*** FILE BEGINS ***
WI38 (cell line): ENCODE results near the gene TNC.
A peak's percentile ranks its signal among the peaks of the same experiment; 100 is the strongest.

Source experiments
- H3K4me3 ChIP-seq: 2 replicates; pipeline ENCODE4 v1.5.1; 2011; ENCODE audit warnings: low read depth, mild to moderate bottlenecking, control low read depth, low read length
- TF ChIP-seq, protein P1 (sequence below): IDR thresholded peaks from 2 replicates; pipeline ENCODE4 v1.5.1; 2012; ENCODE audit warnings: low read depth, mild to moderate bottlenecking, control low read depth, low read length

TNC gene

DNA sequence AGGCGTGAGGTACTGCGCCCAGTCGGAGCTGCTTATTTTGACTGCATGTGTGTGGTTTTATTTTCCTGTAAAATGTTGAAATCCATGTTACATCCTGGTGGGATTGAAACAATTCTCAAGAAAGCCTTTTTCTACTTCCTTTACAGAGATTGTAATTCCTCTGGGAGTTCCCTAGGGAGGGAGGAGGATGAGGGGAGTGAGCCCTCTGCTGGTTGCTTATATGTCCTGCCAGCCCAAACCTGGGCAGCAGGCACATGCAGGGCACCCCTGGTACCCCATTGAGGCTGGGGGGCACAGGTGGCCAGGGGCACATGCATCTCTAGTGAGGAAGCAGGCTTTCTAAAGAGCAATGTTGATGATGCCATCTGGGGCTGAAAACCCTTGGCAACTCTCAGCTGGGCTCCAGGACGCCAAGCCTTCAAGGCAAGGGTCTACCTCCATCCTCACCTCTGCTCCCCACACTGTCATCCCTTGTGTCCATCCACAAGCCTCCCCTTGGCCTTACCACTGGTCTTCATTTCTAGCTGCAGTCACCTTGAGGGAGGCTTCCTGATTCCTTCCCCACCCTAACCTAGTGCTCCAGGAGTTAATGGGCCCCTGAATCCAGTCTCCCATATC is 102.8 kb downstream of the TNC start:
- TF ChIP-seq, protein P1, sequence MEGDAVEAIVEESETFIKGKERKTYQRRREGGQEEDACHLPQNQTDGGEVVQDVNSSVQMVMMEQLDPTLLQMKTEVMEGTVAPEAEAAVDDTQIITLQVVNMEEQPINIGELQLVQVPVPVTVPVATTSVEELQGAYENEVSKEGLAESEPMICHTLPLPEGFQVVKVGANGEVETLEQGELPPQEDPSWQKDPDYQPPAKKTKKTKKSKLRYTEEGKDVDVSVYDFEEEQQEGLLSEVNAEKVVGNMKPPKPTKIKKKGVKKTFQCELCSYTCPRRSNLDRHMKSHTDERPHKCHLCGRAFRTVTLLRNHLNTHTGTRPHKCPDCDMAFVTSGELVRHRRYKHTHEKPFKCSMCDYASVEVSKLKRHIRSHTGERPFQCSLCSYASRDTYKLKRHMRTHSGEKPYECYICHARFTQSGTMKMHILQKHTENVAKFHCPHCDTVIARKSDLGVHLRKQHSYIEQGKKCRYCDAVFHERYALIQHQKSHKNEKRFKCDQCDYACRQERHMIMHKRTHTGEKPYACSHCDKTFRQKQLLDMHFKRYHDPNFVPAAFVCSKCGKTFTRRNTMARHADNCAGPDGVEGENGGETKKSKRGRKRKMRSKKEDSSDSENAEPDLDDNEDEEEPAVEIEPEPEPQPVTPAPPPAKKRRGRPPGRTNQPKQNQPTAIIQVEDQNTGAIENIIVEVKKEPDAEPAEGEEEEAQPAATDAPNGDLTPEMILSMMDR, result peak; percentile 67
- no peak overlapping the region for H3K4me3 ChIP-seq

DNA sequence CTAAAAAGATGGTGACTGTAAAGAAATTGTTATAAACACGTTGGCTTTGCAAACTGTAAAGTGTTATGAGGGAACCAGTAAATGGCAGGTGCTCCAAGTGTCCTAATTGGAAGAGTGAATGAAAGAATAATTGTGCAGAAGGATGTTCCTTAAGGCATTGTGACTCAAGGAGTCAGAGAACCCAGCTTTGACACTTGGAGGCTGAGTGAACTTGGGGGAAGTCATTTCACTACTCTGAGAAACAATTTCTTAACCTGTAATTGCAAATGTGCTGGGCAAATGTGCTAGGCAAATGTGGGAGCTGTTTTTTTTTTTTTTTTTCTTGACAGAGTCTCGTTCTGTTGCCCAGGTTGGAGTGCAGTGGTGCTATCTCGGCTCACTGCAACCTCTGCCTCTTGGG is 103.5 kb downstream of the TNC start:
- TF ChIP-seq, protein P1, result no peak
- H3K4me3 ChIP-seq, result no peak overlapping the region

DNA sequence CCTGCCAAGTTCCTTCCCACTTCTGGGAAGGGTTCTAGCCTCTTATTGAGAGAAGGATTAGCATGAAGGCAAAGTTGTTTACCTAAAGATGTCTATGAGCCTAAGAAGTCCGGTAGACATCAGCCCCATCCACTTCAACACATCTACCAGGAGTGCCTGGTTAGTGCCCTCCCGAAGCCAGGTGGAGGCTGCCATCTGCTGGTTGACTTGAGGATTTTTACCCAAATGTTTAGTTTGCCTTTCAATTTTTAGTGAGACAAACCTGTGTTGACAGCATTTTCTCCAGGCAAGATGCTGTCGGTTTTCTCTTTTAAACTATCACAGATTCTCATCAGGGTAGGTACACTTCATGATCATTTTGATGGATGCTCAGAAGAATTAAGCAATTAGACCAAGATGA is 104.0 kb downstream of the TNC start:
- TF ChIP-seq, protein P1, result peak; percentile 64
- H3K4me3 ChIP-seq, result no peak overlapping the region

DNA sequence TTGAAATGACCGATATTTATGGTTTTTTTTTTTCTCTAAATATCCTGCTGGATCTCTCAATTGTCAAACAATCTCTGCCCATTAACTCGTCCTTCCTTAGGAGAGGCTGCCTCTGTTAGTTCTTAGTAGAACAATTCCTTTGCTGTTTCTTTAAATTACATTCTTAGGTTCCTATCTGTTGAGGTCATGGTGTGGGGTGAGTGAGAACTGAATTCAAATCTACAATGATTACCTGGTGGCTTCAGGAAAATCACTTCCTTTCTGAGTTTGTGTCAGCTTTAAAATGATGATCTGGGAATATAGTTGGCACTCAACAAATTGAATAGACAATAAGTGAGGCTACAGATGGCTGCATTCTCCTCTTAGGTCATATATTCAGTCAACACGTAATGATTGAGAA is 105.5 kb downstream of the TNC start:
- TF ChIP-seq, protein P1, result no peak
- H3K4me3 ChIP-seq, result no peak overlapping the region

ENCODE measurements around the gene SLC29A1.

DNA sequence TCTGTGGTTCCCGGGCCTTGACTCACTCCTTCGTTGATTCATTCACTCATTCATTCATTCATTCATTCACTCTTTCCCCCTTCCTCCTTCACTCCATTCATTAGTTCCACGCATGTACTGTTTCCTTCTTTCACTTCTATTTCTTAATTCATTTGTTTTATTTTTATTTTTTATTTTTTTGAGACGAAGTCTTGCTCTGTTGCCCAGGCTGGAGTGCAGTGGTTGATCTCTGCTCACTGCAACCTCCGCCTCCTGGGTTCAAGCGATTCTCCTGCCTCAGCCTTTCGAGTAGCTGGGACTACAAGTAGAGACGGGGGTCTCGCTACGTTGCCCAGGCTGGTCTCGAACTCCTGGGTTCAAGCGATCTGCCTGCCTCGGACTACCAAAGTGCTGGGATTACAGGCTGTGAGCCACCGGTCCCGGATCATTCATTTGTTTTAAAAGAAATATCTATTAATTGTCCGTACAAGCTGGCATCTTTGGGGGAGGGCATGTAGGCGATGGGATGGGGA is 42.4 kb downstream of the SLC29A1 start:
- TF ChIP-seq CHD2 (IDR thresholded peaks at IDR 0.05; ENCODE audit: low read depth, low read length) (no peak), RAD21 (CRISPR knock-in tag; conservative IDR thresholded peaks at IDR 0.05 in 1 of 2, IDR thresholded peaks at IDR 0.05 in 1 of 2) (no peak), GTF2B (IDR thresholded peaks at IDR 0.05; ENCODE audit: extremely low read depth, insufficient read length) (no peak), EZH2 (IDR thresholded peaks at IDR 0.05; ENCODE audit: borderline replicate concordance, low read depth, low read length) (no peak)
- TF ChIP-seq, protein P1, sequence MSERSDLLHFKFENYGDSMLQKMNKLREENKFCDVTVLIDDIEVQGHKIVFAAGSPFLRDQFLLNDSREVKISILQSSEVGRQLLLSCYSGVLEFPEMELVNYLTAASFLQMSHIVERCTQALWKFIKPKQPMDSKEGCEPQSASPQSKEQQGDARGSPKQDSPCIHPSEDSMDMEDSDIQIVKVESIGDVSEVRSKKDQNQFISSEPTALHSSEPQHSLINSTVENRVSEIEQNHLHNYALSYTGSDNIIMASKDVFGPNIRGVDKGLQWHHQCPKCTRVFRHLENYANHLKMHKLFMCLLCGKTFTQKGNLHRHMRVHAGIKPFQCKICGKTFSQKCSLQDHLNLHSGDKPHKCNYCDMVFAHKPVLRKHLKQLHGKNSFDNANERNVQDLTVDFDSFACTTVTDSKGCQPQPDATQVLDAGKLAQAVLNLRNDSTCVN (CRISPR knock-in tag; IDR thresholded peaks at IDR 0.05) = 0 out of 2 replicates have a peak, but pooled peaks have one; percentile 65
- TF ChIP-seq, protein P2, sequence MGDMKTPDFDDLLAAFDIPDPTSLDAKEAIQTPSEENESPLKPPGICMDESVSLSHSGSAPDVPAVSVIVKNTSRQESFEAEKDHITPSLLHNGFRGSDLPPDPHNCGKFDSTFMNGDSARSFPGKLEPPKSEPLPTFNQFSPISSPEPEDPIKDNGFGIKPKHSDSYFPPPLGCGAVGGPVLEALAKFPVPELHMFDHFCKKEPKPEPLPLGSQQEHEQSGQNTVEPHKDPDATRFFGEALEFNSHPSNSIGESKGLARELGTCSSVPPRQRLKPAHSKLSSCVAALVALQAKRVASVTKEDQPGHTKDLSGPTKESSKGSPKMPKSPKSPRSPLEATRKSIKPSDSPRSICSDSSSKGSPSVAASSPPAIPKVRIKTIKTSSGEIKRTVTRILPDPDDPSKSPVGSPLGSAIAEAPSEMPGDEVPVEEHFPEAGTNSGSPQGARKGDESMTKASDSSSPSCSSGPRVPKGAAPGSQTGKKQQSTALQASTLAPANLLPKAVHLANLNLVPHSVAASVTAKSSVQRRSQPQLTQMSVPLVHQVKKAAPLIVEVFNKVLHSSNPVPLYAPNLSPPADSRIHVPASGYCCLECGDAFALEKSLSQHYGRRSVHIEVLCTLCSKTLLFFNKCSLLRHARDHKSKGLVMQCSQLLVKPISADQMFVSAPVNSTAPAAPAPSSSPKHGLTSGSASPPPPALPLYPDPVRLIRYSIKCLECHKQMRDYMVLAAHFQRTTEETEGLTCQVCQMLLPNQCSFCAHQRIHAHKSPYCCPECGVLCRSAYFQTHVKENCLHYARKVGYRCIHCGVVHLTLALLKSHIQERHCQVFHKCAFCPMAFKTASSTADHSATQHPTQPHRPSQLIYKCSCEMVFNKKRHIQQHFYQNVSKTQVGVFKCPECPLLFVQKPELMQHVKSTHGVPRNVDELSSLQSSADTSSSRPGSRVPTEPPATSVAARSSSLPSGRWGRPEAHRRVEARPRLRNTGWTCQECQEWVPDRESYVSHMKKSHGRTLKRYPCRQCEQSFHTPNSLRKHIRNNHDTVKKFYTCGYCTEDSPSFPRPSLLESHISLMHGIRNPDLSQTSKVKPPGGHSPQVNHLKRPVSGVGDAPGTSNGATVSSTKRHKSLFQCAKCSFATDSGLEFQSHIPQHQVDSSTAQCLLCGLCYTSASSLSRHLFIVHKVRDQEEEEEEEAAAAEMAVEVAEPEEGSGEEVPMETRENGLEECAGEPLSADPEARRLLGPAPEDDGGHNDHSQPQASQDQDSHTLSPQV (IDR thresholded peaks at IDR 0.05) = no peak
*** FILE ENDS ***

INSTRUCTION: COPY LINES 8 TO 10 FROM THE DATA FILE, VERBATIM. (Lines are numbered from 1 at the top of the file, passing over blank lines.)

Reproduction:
- TF ChIP-seq, protein P1, sequence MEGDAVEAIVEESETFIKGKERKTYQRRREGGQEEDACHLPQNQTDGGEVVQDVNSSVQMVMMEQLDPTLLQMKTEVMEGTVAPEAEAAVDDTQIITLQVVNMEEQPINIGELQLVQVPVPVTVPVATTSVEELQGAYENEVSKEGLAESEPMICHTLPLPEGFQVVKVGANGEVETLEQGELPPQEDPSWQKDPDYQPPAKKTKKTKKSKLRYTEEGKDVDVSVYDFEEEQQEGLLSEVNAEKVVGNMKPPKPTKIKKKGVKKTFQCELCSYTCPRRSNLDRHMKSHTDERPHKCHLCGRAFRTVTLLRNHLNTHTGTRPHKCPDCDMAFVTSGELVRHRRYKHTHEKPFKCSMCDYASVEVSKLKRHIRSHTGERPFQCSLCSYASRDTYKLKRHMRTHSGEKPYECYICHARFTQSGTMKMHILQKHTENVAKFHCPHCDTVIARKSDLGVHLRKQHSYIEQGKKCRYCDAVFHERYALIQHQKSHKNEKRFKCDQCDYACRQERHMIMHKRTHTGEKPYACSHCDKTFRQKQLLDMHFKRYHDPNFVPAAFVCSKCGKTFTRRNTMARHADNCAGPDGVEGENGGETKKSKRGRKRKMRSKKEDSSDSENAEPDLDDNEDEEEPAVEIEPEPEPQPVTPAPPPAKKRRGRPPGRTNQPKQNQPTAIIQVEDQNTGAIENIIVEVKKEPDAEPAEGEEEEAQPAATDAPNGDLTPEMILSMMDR, result peak; percentile 67
- no peak overlapping the region for H3K4me3 ChIP-seq

DNA sequence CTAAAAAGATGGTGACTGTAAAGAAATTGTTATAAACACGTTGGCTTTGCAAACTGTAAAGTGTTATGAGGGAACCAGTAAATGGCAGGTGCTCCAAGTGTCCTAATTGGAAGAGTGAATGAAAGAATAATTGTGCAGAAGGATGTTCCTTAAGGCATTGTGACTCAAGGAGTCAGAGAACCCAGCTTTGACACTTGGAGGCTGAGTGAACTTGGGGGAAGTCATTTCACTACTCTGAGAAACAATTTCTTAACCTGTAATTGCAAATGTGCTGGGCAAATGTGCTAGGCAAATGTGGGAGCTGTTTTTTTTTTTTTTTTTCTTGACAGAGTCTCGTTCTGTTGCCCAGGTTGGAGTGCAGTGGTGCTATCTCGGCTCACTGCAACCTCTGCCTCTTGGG is 103.5 kb downstream of the TNC start: